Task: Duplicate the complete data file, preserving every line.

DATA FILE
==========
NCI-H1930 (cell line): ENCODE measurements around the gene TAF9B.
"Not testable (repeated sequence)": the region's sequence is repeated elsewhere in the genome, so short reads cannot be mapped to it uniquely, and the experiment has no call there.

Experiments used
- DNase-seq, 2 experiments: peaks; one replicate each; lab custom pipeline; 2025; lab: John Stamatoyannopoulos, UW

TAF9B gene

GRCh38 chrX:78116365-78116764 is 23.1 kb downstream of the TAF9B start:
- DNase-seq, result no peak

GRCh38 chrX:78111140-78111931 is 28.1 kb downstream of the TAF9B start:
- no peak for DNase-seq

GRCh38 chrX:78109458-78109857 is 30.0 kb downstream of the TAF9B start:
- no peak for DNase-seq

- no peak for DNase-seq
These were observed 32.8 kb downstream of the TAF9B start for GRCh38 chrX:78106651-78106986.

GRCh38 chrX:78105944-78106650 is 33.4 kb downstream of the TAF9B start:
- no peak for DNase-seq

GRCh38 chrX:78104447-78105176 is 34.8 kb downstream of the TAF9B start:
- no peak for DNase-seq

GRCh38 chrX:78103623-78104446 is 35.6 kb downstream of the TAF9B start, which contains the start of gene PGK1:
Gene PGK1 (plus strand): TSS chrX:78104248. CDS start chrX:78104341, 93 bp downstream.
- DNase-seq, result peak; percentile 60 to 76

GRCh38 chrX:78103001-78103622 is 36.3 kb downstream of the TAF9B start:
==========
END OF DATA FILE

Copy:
NCI-H1930 (cell line): ENCODE measurements around the gene TAF9B.
"Not testable (repeated sequence)": the region's sequence is repeated elsewhere in the genome, so short reads cannot be mapped to it uniquely, and the experiment has no call there.

Experiments used
- DNase-seq, 2 experiments: peaks; one replicate each; lab custom pipeline; 2025; lab: John Stamatoyannopoulos, UW

TAF9B gene

GRCh38 chrX:78116365-78116764 is 23.1 kb downstream of the TAF9B start:
- DNase-seq, result no peak

GRCh38 chrX:78111140-78111931 is 28.1 kb downstream of the TAF9B start:
- no peak for DNase-seq

GRCh38 chrX:78109458-78109857 is 30.0 kb downstream of the TAF9B start:
- no peak for DNase-seq

- no peak for DNase-seq
These were observed 32.8 kb downstream of the TAF9B start for GRCh38 chrX:78106651-78106986.

GRCh38 chrX:78105944-78106650 is 33.4 kb downstream of the TAF9B start:
- no peak for DNase-seq

GRCh38 chrX:78104447-78105176 is 34.8 kb downstream of the TAF9B start:
- no peak for DNase-seq

GRCh38 chrX:78103623-78104446 is 35.6 kb downstream of the TAF9B start, which contains the start of gene PGK1:
Gene PGK1 (plus strand): TSS chrX:78104248. CDS start chrX:78104341, 93 bp downstream.
- DNase-seq, result peak; percentile 60 to 76

GRCh38 chrX:78103001-78103622 is 36.3 kb downstream of the TAF9B start: